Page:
As time went by, the efficacy of our engine continued to increase. Our little engine was learning and growing. Today, after many years of intensive training, the algorithms our engine produces are just north of 99% efficacy. When we started to dig deeper into the algorithms, we noticed that the engine was looking at well over 6 million features of a binary - considering that the average human malware reverse engineer is looking in the hundreds, this was a HUGE improvement in accuracy and scope.
What this means is that our ML technology builds on what the human brain is capable of and outdoes it by millions of additional data points, in terms of recognizing malware. It cuts out the human error component and conducts its analysis in a fraction of a second. This is huge.
What’s the Difference Between Cylance’s ML and the Antivirus Product I’m Using Today?
This goes without saying, but ML is not a signature, nor does it use signatures to operate. A signature is a set of instructions written by a human. A machine can also write signatures, but only after being given a set of rules that were also created by a human. A signature tells the AV product that if a new file exactly matches a set pattern (typically the hash of the file), then it is bad. That is the sum total of its abilities. Legacy AV products use signatures as their front line of defense against malicious binaries. But a signature can’t strategize, generalize, or make decisions that lie outside of its set ‘rule book,’ and that’s why the cybercriminals have a shot at winning.
Let's imagine you wake up in the night to find a stranger trying to break into your house. Now, you as a human being only need to run through a very short list of basic data points to recognize that there is a high probability that this stranger is up to no good – that he or she likely has bad intentions:
· You don’t need to flick through a picture book showing all the faces of everyone on the planet to ‘know’ that this person is a stranger
· You don’t need to ask to see their photo ID to check that you don't know them
· You don't need to ask them why they are trying to get into your house
· You don’t need to go online and ask all your friends if they have ever seen this person trying to gain access to their houses before
All you need to know are the following data points (input):
· I don’t know this person (A)
· This person (A) is in an unexpected place (B) at an unexpected time (C)
· He or she is wearing a mask (X), has a gun in their belt (Y), and is trying to break my window (Z)
· So the new input of A + B + C (including the known risk factors X, Y and Z) = output (robber/unsafe)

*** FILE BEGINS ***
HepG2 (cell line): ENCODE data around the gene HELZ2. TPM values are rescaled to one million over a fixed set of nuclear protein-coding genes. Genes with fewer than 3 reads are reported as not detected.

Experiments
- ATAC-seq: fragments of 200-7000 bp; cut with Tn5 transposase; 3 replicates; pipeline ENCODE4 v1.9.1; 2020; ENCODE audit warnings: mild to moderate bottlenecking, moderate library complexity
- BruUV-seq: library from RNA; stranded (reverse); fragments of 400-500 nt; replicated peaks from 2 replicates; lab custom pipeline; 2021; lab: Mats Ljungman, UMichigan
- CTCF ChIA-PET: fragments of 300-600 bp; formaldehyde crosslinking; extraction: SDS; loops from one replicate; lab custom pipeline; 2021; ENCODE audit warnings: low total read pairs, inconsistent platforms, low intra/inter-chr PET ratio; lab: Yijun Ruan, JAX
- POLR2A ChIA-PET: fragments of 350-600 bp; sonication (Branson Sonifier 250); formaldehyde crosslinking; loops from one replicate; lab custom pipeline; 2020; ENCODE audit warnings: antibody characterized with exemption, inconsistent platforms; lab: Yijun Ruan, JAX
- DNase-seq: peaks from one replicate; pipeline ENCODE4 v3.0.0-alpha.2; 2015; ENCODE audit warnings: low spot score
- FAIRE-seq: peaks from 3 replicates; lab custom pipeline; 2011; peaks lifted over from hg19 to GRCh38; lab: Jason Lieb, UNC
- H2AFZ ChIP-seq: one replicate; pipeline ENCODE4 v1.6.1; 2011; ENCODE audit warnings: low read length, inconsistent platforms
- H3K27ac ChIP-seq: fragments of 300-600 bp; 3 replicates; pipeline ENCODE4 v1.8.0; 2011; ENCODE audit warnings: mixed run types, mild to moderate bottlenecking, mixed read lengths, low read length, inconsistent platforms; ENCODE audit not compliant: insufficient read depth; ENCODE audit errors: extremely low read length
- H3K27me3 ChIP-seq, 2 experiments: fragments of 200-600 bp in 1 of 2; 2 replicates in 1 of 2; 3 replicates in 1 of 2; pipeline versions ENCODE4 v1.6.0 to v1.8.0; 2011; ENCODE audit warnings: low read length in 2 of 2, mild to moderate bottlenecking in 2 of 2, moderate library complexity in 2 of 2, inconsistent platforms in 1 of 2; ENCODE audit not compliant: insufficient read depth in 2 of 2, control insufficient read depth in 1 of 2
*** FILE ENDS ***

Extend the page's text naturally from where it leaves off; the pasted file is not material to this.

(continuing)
A ML engine would make the above calculation in a fraction of a second. The more data points known to the engine and the longer it has been in existence to learn, the more accurately it can ‘predict’ the future (you are about to be robbed) and take immediate action to stop the robber before they get in – and all in an instant, without conducting an extensive analysis of the situation or calling for backup.
Therein lies the Achilles Heel of legacy AV: a product that relies on signatures doesn’t recognize malware that is not yet developed or that isn't already known and reported as malware. With signatures, a sacrificial lamb, a ‘Patient Zero’, must first get infected by the new malware in order for that malware to be discovered. Once the malware is discovered, more time elapses as a signature is generated (akin to a mugshot being uploaded to a police database following the first break-in), and this information is sent to the AV product’s knowledge base in order to protect other customers of that AV product.
But why wait until that one customer has been infected, or that first house has been robbed? With millions of new variants of malware released each and every year, why not get ahead in the game and stop malware before it can execute?
What About Daily Antivirus Updates? Does ML Reduce or Eliminate Those?
Because our algorithm is trained to identify what is malicious or not without using signatures, we only update our algorithm once every six to nine months. This eliminates daily or weekly employee down time where their computer was prevously bogged down running updates and scanning to check whether malware that was discovered yesterday is on the machine today.
Using predictive ML technology, we prevent attacks before they happen by stopping malware dead, pre-execution, rather than reacting to them after the fact, which lessens the burden to your IT/security teams and your employees. It’s a win-win situation.
Prove It To Me
Would you buy a car without driving it first? Of course you wouldn’t. We don’t expect you to simply take our word for it, so take our endpoint protection product CylancePROTECT® for a test drive and compare it to your existing AV solution. Throw your best (and worst) malware at it and compare it to whatever security solution you’re currently running. TEST FOR YOURSELF. The results you get and see with your own - human - eyes are the only ones that matter.